Yazidis Grow Desperate to Leave Iraq: 'We Are Done with This Country'
The small minority of Iraqi Yazidis – a religious minority of Kurdish ethnicity singled out by the terrorist group the Islamic State for extermination – is ready to move on from Iraq. After mass killings, starvation, enslavement, and a history of being the targets of slaughter, many say they see no reason to remain in Iraq.
Speaking to Kurdish news outlet Rudaw, refugees living in Kurdish charity-run camps in Iraq tell the stories of how Arab Sunni Muslims took to the streets to support the Islamic State upon their arrival in northern Iraq's Yazidi territory, and how they were forced to flee for their lives. One man explains that the most harrowing thing about the Islamic State's advance is how eagerly some locals took to supporting them. “It wasn’t even IS who did most of the killing," saids Hassan Jindi, "it was our Sunni Arab neighbors... We looked after these people’s children, and as soon as ISIS appeared, they immediately turned against us."
Another expressed frustration with Iraq generally, noting that the history of Yazidis in Iraq has been for centuries one of persecution. “We are done with this country, done with Iraq. We want to go to Germany, the USA, wherever – but out of here," said Jalal Dakeel.
For women captured by the Islamic State, Rudaw reports, their fates are even more painful. One woman, who is not named for fear of endangering her, managed to speak to a Rudaw reporter from Islamic State captivity. The women are kept in a prison hall, she reports, where they are kept until needed as sex slaves. "Three to four times a day they visit the hall. The girls plead with them for a bullet in the head to put them out of their misery,” the woman told Rudaw, adding that many commit suicide, hanging themselves with the headscarves the Islamic State forces women to wear.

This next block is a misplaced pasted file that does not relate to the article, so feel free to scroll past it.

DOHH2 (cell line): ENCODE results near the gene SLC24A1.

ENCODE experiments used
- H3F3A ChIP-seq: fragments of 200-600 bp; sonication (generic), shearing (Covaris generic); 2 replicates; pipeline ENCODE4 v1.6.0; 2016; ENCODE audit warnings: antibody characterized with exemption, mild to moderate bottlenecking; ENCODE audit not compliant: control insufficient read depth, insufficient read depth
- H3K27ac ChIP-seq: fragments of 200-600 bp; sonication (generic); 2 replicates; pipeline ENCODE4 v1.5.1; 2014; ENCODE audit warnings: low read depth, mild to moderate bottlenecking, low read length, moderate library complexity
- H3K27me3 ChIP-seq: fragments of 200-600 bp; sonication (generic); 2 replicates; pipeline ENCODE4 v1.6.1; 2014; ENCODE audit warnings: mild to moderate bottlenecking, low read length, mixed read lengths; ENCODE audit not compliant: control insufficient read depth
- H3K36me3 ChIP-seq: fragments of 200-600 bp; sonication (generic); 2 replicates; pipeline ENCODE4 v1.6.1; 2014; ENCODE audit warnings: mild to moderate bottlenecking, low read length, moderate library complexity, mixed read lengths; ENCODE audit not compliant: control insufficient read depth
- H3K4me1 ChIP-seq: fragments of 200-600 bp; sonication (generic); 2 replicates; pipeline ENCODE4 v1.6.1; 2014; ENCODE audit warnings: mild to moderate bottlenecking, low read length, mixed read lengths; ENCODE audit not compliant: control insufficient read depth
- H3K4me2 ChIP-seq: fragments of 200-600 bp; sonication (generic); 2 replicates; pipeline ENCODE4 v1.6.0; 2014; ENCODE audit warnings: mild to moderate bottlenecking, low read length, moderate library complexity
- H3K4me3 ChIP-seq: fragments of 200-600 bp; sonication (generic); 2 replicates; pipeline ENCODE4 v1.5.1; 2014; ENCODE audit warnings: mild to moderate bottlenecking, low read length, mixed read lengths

The Yazidi minority, according to Iraqi Member of Parliament Vian Dakhil – the only Yazidi in Parliament – has suffered 72 genocides in their history. Dakhil took to Mount Sinjar, where Yazidis had taken refuge from the Islamic State, on a helicopter personally to distribute humanitarian aid. The helicopter crashed due to the weight of those trying to put their children on it, and Dakhil broke both of her legs.
Dakhil herself has said that she does not believe the Yazidi population will remain in Iraq if they can escape. "They don't have the trust anymore to live there, because another genocide may occur in the future," she said, according to Anadolu News Agency. "The people around them were the ones who betrayed them during the IS assault. They cannot trust them again."
While many Yazidis wait for the turbulence to subside in camps, it is believed that hundreds have been taken into captivity for sale in the slave market or for use as sex slaves. Many in camps wait to leave the country, accepted elsewhere as refugees.